Yue Liu (Wageningen University & Research, Netherlands) and colleagues published a new preprint investigating a phenomenon where massive numbers of lipid-engulfed tailless phage particles are released from Lactococcus lactis without causing cell lysis.
Most lysogeny-associated adaptations are through new gene acquisition, but prophages can also insert into functional genes and impart a benefit by disrupting their expression (‘active lysogeny’). Christopher Marshall (Marquette University, Wisconsin) and colleagues published a new Science Advances paper showing that active lysogeny can fuel rapid, parallel adaptations in establishing a chronic infection.
CRISPR-Cas12j is a recently identified family of miniature RNA-guided endonucleases from phages. Arturo Carabias (University of Copenhagen) and colleagues published a new Nature Communications paper on the structure of CRISPR-Cas12j3. This is the first structural insight into this new nuclease family, and shows why Cas12j unleashes unspecific ssDNA degradation after activation.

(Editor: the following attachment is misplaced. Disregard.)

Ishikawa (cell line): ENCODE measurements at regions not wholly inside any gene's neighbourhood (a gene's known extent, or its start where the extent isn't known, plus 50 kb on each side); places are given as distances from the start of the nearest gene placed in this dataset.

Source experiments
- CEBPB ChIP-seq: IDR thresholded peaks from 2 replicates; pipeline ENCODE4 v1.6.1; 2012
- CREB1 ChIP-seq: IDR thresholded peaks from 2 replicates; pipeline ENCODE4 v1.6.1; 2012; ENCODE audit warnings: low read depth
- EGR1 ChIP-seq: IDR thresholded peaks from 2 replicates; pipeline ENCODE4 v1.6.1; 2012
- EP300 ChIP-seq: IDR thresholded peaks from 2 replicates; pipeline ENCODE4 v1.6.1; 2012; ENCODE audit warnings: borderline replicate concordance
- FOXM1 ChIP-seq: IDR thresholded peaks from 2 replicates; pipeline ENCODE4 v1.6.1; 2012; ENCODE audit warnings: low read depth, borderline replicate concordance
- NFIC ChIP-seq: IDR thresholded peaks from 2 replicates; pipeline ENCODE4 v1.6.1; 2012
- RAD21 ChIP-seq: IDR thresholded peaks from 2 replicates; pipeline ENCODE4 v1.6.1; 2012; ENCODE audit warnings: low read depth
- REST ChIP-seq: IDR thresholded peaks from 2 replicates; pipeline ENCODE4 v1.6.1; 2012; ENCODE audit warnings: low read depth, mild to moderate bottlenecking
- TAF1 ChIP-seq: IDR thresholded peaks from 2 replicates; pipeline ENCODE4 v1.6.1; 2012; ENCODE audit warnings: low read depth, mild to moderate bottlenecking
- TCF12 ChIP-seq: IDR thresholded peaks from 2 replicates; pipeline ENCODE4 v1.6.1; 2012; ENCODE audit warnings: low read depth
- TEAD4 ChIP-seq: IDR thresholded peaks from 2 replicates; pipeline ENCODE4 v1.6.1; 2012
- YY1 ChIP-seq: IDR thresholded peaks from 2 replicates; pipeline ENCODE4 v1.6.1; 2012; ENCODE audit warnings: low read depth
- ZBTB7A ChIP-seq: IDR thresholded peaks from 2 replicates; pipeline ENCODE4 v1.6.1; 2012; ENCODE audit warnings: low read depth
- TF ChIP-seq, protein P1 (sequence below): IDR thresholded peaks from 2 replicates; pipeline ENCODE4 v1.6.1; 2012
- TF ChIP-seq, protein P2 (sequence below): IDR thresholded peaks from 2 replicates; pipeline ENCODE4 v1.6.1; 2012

It’s recently been discovered that during replication, some jumbo phages (genomes > 200 kb) establish complex subcellular organization within their host. Vorrapon Chaikeeratisak (University of California San Diego) and colleagues published a new minireview in Frontiers in Microbiology on what’s currently understood about jumbo phages that form a nucleus-like structure, or ‘phage nucleus’ during replication.
Joshua Kirsch (University of Colorado School of Medicine) and colleagues published a new review in Annual Review of Virology on phage-bacteria interactions in the gut, from invertebrates to mammals. They discuss diverse interactions, including genetic coexistence through lysogeny and direct modulation of microbiota and the immune system, and how their consequences may drive health and disease.